Even the individual biographies themselves contribute to this reviewer’s sense of unease by a tone and word choice that can best be described as put-down ness. In other words, instead of using this opportunity to instruct, explain, and really make known the achievements of these notables, the author too often couches difficult topics in a jocular vernacular that does little other than confuse and confound. This reviewer finds statements such as Taube’s discoveries may seem vague and somewhat esoteric if you are not a chemist or biochemist (p. 100) along with the description of William S. Vickrey as a saint (p. 109) somewhat lacking in focus. The use of such ill-defined and grandiose verbiage may titillate a word connoisseur but does little to educate the general public. Furthermore, what are middle and/or secondary school students to make of such observations? True, the discoveries of some of these folks can often be described as cutting edge and many of the science awards are indeed advanced, theoretical and a trifle difficult for the average lay person to comprehend. However, this challenging and instructional role should have been a major thrust of this book and, in this reviewer’s eyes, a wonderful opportunity was missed by not attempting to communicate in every day language the achievements, accomplishments and impact of these many and varied discoveries.

In spite of my many reservations and concerns, I think that Canada and the Nobel Prize has a special place in every middle/high school library. This volume must be used by teachers and librarians for the simple reason that it highlights academic accomplishment and long-term intellectual investigations. It is a counterweight to all of those other volumes that depict physical prowess or artistic ability as the only worthy virtues in contemporary society. Our libraries are filled with biographies, autobiographies and novels (many of which are nothing more than self-serving renditions) depicting the accomplishments of those with little education, who do not even value formal education, and who are athletes, or sports super and even less than super stars, or others who have been temporarily elevated to an icon status through some questionable artistic ability based on hype rather than talent. Additionally, the contemporary fascination with such television shows as Canadian Idol strengthens the all too prevalent concept among too many young people that academic achievement and intellectual excellence are not worthy endeavors within our society.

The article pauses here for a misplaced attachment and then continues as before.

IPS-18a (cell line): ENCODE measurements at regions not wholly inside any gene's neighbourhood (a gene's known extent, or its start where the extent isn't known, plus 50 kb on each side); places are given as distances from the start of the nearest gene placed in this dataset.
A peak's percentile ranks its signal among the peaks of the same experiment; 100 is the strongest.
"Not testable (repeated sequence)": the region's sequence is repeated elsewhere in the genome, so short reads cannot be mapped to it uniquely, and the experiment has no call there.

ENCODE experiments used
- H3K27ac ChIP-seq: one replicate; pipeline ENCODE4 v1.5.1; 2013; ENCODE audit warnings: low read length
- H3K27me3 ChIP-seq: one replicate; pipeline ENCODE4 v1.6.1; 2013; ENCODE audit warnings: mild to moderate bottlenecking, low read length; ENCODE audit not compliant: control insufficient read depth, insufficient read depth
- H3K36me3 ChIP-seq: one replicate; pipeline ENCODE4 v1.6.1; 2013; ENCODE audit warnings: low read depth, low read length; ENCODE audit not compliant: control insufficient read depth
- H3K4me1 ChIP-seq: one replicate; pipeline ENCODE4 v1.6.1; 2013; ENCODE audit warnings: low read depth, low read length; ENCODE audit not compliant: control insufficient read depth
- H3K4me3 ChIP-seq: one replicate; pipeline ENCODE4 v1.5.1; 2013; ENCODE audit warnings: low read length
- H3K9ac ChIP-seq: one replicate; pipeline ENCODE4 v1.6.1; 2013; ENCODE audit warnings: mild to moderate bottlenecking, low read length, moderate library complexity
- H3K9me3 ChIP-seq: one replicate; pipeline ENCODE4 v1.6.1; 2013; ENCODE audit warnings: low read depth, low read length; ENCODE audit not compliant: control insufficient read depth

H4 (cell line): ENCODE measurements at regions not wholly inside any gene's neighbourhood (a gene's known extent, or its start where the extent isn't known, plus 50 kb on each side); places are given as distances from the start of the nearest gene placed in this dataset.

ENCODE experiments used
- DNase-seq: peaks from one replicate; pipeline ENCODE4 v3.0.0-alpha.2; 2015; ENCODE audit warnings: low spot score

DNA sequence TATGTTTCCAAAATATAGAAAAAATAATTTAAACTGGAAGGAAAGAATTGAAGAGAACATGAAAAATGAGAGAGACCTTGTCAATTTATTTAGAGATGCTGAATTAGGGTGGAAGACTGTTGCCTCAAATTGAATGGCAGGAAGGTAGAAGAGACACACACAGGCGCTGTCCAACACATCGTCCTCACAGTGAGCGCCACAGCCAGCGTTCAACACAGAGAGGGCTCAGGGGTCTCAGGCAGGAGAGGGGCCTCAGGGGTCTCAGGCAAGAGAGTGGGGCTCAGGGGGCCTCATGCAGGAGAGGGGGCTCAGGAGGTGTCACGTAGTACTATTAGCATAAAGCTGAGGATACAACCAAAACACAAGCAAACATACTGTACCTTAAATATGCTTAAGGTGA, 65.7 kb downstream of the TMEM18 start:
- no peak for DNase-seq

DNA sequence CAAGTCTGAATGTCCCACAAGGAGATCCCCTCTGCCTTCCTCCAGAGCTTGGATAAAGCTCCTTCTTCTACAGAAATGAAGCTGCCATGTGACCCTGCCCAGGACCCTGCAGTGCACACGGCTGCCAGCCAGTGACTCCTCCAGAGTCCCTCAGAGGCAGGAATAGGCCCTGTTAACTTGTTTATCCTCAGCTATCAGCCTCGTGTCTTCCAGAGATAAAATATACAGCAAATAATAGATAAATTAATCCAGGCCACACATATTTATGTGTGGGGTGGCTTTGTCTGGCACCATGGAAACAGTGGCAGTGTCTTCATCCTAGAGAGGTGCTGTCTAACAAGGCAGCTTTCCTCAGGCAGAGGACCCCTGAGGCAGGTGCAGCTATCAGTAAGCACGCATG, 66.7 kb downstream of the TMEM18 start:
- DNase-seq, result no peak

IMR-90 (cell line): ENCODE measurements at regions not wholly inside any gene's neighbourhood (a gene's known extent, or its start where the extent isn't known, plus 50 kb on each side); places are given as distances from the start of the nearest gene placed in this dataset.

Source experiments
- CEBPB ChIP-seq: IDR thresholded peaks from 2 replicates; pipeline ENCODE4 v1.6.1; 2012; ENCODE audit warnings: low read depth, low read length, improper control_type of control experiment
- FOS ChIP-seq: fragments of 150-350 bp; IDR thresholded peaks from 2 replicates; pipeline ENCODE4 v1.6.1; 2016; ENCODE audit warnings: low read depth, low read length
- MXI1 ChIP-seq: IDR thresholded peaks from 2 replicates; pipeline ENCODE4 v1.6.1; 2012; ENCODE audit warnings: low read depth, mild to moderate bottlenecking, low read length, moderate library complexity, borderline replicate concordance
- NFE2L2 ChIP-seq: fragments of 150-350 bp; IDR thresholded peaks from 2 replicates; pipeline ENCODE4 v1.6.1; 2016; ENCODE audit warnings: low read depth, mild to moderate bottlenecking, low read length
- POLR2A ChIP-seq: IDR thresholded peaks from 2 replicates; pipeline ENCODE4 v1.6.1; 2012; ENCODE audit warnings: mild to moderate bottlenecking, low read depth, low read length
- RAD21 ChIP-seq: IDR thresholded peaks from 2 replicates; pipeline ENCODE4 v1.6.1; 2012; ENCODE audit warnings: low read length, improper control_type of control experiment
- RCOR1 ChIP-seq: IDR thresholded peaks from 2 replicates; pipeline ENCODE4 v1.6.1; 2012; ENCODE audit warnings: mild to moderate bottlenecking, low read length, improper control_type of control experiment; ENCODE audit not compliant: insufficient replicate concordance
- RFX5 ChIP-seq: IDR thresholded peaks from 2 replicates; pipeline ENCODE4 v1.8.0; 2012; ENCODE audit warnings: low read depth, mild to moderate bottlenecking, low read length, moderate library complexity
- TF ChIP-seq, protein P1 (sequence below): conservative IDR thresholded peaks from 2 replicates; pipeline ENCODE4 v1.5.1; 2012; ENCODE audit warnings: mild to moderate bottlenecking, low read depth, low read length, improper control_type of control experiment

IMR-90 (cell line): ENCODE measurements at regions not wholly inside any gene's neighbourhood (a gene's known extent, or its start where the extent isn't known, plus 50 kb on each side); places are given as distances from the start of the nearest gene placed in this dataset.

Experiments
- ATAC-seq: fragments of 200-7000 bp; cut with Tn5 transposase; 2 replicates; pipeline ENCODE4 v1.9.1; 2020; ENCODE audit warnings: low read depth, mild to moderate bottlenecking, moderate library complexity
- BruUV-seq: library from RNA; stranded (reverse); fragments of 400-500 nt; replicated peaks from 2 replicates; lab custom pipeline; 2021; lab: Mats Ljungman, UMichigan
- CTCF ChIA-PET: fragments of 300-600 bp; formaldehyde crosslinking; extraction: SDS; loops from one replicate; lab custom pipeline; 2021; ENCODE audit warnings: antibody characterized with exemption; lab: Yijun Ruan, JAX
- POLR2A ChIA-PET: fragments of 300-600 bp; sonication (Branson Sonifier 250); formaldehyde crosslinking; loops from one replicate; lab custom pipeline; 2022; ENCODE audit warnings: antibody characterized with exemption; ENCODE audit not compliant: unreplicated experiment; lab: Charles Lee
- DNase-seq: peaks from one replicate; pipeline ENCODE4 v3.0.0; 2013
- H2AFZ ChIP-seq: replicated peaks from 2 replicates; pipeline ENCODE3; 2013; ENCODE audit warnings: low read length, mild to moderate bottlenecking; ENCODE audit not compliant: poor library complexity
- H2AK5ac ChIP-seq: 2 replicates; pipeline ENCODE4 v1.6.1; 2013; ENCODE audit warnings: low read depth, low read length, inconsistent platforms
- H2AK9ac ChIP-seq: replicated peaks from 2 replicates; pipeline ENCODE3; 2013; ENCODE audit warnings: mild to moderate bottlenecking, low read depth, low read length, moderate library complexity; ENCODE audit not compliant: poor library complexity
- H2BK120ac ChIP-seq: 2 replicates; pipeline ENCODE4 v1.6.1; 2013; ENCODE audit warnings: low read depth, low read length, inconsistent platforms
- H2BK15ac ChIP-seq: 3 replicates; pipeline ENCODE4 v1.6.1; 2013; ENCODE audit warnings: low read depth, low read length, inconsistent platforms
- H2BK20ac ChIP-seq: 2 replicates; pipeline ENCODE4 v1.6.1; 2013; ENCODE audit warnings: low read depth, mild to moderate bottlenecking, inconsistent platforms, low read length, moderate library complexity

This perceived imbalance has been partially rectified by Black’s small polemic. He certainly describes and highlights the pinnacles reached by these giants of the academic world. It is a pleasure to read about people who made academic pursuits, in all forms, a life long goal. Canada and the Nobel Prize is needed! I wish that it had been stronger in certain areas and that it had taken on more of an educational orientation. Nonetheless, it fills a void and I hope that Harry Black will seek out other Canadians who have made meaningful long-term contributions to humankind and tell their stories.


Woodcock, George. (1970). Canada and the Canadians. London: Faber.

Jon G. Bradley – Faculty of Education. McGill University. Montreal, Quebec.